Case Study: Making sense of LIVE carpark availability in UbiPark
A map-based UX project with some unique data challenges
UbiPark is helping people find spots to park, quickly. The team brought me in to assist in coming up with a way of displaying LIVE parking availability in their app. This brief had a few unique challenges mostly brought about by the nature of parking data.
Map-based design projects are always some of my favourite to work on as they provide unique challenges around data visualisation, usability and gesture interactions (you can’t have many on a map interface as the map itself uses such a wide array).
Here’s a brief overview of the project.
- We sometimes get data for individual carparks, and other times we just get it for a row of carparks
- Occasionally a row of carparks might have one disabled park, or perhaps a loading zone
- Different parking times need to be displayed, and we need to warn people if, for example, a carpark is about to become a clearway
Part 1: Deciding on what’s most important
Because of the inconsistency of the data, we had to work out what was most important to display as it’s unlikely it’ll be appropriate to display everything. This involved weighing up things like whether it was important to show individual parks, or just whether there’s at least 1 free park in a row of carparks.
In addition to more common problems like that, we had to work out whether we wanted to display loading zones, disabled parks, whether the park was about to become unavailable due to a time restriction etc.
Part 2: Solution number one
When I came onto the project I inherited a solution from a previous designer which can be seen below…
This served as a good starting point, but there were a few problems…
- It wasn’t clear that the rows of carparks were tappable
- The rows on each street only conveyed one piece of information: are there or aren’t there parks available
- If a carpark was about to become a clearway, there was no way of displaying this to users
To overcome these challenges, we came up with the following…
Unfortunately, this still wasn’t going to cut it. It had many of the same fatal flaws as before, with the minor improvement of showing the carpark’s time limit. A lengthy period of ideation ensued.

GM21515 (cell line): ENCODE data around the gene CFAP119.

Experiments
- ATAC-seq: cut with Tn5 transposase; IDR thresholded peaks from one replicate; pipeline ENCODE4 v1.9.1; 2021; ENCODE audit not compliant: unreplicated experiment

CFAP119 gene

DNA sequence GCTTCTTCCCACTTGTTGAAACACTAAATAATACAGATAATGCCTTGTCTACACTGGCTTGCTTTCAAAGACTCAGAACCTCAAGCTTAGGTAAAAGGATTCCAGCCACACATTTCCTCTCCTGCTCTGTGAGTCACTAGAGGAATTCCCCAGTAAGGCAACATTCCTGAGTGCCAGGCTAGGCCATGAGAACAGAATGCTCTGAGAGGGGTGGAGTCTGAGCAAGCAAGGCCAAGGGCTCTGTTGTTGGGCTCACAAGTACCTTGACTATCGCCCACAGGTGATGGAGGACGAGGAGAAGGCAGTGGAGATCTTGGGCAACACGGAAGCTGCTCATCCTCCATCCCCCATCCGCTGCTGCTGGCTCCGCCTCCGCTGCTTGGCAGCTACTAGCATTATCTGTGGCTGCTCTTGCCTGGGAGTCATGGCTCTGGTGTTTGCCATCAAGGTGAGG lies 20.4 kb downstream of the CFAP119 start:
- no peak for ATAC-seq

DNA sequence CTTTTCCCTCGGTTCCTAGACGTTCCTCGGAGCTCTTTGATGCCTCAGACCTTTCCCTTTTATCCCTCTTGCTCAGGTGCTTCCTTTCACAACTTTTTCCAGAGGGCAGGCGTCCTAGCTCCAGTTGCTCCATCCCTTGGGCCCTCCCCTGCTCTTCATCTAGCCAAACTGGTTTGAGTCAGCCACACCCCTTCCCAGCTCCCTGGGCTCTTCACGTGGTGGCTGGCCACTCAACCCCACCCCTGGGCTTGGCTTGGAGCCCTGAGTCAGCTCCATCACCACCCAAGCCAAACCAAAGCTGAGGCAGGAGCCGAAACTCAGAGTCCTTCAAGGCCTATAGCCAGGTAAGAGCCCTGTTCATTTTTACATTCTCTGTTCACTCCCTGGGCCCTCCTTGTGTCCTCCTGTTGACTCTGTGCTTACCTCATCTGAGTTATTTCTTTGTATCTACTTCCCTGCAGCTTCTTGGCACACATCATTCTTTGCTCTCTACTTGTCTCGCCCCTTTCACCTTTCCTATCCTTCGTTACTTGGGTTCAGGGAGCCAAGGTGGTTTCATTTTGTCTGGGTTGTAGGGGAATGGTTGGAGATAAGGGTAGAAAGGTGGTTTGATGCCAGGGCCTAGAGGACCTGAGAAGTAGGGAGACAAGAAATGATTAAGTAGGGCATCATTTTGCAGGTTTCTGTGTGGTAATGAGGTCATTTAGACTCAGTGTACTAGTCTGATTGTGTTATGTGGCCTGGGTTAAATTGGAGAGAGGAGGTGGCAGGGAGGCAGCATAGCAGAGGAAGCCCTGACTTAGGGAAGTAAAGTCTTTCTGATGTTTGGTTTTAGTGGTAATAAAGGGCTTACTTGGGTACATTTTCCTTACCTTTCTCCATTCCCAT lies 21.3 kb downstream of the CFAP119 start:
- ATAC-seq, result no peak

Part 3: Refining the concept & designing pins
There were lots of problems which needed to be worked out to get to a solution. One of the more interesting ones was the style of the map pins.
We likely came up with 50 different ‘map pin’ styles alone. We prototyped various options on actual maps to work out which would be most visible at the most macro zoom level.
We settled on the solution to the right as it seemed to be most visible from afar and showed some additional information. Option one admittedly showed the most info, but its neighbours were always covering each other up to the point that nothing was readable. Option two we liked because it seemed to rarely overap with others, except it wasn’t clear which row of parks it referred to as there was no kind of arrow. Option 3 was awarded the ‘best-of-everything’ medal.
Part 4: Getting directions
In comparison with the other challenges of this project, this one was pretty tame. We decided to simply borrow an interaction from Uber here which served our purposes perfectly.
We wanted people to be able to easily get directions to a carpark they see is available. Rather than typing an address or tapping on a tiny tap target, we decided to go with a ‘move the map’ solution which you can watch below.
Part 5: Putting it all together
Now that the pin styles were sorted and we’d worked out how people would navigate to the carpark, there were still the constant challenges associated with displaying all the conditions of each parking space. We were sure we wouldn’t be able to display everything all the time, so we had to work with the different map zoom levels and just show as many of the important data points as we could.
This brings us to the final design…
In order to get around the issue of not being able to show individual parks, we decided in the end to average out the data at higher zoom levels so that we could show some info and then gradually add in more detail as the user zooms in which can be seen above.
The final solution was by no means perfect, but serves as a valuable MVP to take the new feature to market where UbiPark will be able to conduct user testing, get some insight into where it can be improved and continue to work on perfecting the feature.